Quartering Training for a hunting dog

The purpose of hunting any gun dog is so that it will use its nose in order to locate, point, and subsequently retrieve game that is shot. In doing so it should quarter ahead of and to each side of its handler so as to thoroughly cover the ground within a range compatible with cover conditions. A gun dog not doing this is not working to the best possible advantage.

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Keeping close with your dog

Range in relation to hunting cannot be misinterpreted where the flushing breeds are concerned. They must hunt at all times within shooting distance; otherwise birds flushed are going to be unshootable. Therefore there can be no argument about range as it relates to these breeds.

However, the distance at which any individual dog will work can vary greatly. We have to presume therefore that you have chosen a dog which does in fact tend to keep fairly close contact at least so far! This may well change later once he begins to really understand what birds are; but for the moment, he does not.

Using command

“Get on”

It may well prove necessary to use the check line with some dogs while teaching this, at least for a while, but if you find your dog reacts well without it, then avoid doing so. Far better that he be taught without its use if at all possible. We must presume though, for the moment, that its use is preferred, so place the choke chain on the dog and clip the line to it.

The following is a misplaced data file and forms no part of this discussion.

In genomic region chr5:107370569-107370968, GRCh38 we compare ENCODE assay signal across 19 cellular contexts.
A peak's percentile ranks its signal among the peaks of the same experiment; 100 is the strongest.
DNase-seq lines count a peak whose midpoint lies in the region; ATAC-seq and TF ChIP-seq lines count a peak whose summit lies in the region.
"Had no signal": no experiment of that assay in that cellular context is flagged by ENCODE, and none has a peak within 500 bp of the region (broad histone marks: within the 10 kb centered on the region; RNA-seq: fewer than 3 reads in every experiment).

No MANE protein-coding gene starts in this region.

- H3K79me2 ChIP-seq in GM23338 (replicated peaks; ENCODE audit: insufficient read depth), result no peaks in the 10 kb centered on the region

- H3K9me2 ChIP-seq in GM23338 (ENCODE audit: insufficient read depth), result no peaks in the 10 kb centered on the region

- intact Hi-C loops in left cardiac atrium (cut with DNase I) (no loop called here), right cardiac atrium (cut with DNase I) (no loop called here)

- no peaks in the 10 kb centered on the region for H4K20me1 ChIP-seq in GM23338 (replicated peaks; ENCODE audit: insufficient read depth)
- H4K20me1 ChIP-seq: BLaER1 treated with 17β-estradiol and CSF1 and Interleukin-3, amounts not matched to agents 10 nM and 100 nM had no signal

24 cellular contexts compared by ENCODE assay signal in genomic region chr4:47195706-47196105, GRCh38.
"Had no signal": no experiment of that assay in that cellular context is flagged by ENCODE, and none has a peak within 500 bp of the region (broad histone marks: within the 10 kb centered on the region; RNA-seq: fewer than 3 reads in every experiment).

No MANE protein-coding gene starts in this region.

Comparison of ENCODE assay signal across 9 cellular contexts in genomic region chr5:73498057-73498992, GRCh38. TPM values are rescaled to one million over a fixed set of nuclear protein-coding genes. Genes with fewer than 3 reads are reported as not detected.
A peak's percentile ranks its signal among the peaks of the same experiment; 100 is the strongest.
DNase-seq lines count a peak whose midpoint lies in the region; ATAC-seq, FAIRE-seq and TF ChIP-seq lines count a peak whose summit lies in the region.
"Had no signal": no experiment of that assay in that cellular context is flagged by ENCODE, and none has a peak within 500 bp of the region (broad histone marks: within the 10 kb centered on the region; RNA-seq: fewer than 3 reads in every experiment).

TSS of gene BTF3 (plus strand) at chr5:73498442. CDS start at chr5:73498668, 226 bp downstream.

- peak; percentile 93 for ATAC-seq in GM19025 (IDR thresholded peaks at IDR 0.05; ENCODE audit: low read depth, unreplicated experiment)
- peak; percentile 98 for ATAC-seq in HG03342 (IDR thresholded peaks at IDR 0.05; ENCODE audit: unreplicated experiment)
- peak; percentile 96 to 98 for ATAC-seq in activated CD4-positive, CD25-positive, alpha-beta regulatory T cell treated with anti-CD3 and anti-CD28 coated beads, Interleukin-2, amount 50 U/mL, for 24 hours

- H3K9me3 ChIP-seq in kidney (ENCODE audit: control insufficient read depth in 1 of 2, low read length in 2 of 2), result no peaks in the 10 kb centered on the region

Take the dog out onto a flat, open field with low cover and cast him off to hunt, using the appropriate command “Get on,” and work him into the wind. This will help with his pattern, and any prospective gun dog from good “working breeding” will hunt without the incentive of birds being there.

In other words, as he is off to your left, you should walk out to your right slightly, at the same time giving the whistle signal (two pips) to turn him. Then, as you gain his attention, give the appropriate arm signal to get him back across the front of you and vice versa. Try to straighten out your own course again though as soon as he begins to get the idea.

Make every effort to keep him within the distance I have recommended and enforce this. If necessary by following him up and stepping on the line at the precise time you give the two pips on the whistle. This will stop him or even bowl him over suddenly. Two or three times of this and he will begin to listen better.

“Come ‘round”

Be sure also to use a verbal command in conjunction with the whistle. I say ”Come ’round.” After using them both together for a while, you can vary things by using one or the other. The reason for this is that one day you may forget to take your whistle along.

Practice this for session after session until your dog will quarter in a nice even pattern from side to side ahead of you, while turning instantly in response to the two whistle pips and your verbal command “Come ’round” when at the furthest limit of each cast. Only by repeatedly stopping him with the check line, and shaking him up too if necessary, will you succeed in correcting disobedience where this exercise is concerned.

“whoa”